Ryan O’Neal made his name as a clean-cut, swoon-worthy leading man in films such as the tragic Love Story, Stanley Kubrick’s historical drama Barry Lyndon, and the madcap What’s Up Doc, but earned perhaps his most enduring acclaim for the father-daughter act in 1973’s Paper Moon, in which he verbally sparred with his real-life, 8-year-old child, Tatum O’Neal. His heartthrob status dimmed over the years, eclipsed by a chaotic and destructive personal life, including a volatile, high-profile relationship with Farrah Fawcett; accusations of drug use and physical abuse; and ultimately estrangement from many of those he was closest to. He spent his latter years trying to fix the things that had gone awry.
By the time the actor died Friday, at the age of 82, he had managed to repair some relationships. His son, Patrick O’Neal, announced his death in an Instagram post by writing: “My father Ryan O’Neal has always been my hero. I looked up to him and he was always bigger than life.”
It was a particularly gracious sentiment on Patrick’s part because O’Neal’s relationships with his family had often been disastrous. The actor even noted that his litany of troubled screen dads may have been a reflection of his own shortcomings. “I’m a hopeless father. I don’t know why. I don’t think I was supposed to be a father,” he told Vanity Fair in 2009.
For years, O’Neal was a top box-office draw. 1970’s Love Story, about a relationship with a woman (played by Ali McGraw) who ultimately becomes terminally ill, was a massive hit that established him as a top leading man. He had previously been known mainly for a decade of TV appearances, including a starring role on the soap opera Peyton Place. His next major role was opposite Barbra Streisand in 1972’s What’s Up, Doc? And the pair reunited in the 1979 boxing romance The Main Event.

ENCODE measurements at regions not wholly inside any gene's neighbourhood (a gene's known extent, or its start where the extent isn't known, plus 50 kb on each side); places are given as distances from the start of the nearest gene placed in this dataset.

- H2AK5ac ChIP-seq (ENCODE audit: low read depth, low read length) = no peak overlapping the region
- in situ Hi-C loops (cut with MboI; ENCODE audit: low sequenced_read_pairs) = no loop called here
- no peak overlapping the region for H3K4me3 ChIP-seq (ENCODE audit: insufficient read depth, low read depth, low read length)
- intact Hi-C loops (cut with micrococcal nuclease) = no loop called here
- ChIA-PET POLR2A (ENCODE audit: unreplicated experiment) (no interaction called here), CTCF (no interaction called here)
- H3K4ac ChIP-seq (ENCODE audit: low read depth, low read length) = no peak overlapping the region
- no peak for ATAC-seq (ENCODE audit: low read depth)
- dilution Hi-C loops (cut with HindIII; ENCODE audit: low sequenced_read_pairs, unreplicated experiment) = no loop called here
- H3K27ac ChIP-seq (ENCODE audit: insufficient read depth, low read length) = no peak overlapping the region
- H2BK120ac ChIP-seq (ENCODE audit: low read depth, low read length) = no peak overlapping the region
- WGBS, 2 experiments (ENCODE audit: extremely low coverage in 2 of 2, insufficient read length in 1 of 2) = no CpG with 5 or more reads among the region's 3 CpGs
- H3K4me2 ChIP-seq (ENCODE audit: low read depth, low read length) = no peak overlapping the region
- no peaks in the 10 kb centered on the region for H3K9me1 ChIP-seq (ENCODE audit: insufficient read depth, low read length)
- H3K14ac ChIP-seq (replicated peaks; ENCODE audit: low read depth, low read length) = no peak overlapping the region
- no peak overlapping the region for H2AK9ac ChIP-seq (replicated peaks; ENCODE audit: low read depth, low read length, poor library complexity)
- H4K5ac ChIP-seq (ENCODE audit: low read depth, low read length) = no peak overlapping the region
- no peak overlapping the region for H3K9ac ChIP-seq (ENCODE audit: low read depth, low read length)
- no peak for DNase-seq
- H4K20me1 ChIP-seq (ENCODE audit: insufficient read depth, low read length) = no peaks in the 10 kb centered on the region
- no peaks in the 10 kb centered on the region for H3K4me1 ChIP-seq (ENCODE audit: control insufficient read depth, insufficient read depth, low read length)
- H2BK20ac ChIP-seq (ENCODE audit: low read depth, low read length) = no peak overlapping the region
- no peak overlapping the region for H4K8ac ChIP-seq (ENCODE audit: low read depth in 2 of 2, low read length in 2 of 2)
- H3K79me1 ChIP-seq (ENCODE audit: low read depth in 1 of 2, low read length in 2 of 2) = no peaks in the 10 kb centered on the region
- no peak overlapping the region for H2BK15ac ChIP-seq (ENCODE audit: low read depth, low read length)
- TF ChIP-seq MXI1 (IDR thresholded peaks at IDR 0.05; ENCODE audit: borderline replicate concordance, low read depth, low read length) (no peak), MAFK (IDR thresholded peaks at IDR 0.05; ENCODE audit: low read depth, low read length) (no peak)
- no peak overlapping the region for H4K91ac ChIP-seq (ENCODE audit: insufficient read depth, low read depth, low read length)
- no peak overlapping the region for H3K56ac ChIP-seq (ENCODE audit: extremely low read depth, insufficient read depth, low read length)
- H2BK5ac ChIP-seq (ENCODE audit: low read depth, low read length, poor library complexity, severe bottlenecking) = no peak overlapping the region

“So sad to hear the news of Ryan O’Neal’s passing,” Streisand wrote on Friday evening in an Instagram post featuring a photo of them together. “He was funny and charming, and he will be remembered.” (If that seems somewhat muted, it should be noted that O’Neal made unkind remarks about Streisand back in the day.)
O’Neal made Paper Moon with director Peter Bogdanovich, and Barry Lyndon in 1975 with Kubrick, whose meticulous approach was notoriously grueling for actors. “He shoots a lot of takes, and you don’t get a stand-in,” O’Neal said in a 2014 retrospective for the film. “We shot for something like 350 days, and afterward they had to carry me away.” His 1984 family dramedy Irreconcilable Differences costarred Shelley Long and focused on a child, played by Drew Barrymore, who tries to divorce her thoughtless parents.
His status as a box office draw diminished after that, although he continued to be a major presence in the tabloids for his personal catastrophes and familial feuds.
O’Neal and Fawcett never married but were first together from the late 1970s to the late 1990s. The relationship shattered when Fawcett discovered that O’Neal was having a secret romance with actress Leslie Stefanson, who was 30 years younger than him. Fawcett caught them together at his Malibu home on Valentine’s Day. “It was terrible,” O’Neal said. “I didn’t expect to see her down there. I tried to put my pants on, but I put both legs in one hole.”
He and Fawcett reconnected in 2001, when O’Neal was diagnosed with chronic myelogenous leukemia. “Leslie was gone, and Farrah came to me,” he said. “We started over again, and this time we built it in a way that had foundation and trust.”
His relationships with his children were harder to rebuild. He had four kids: Tatum and a son, Griffin, with his first wife, actress Joanna Moore, whom he divorced in 1967. He had Patrick with his second wife, actress Leigh Taylor-Young, whom he married immediately after splitting with Moore, then divorced in 1971. And finally, he had a third son, Redmond, with Fawcett in 1985.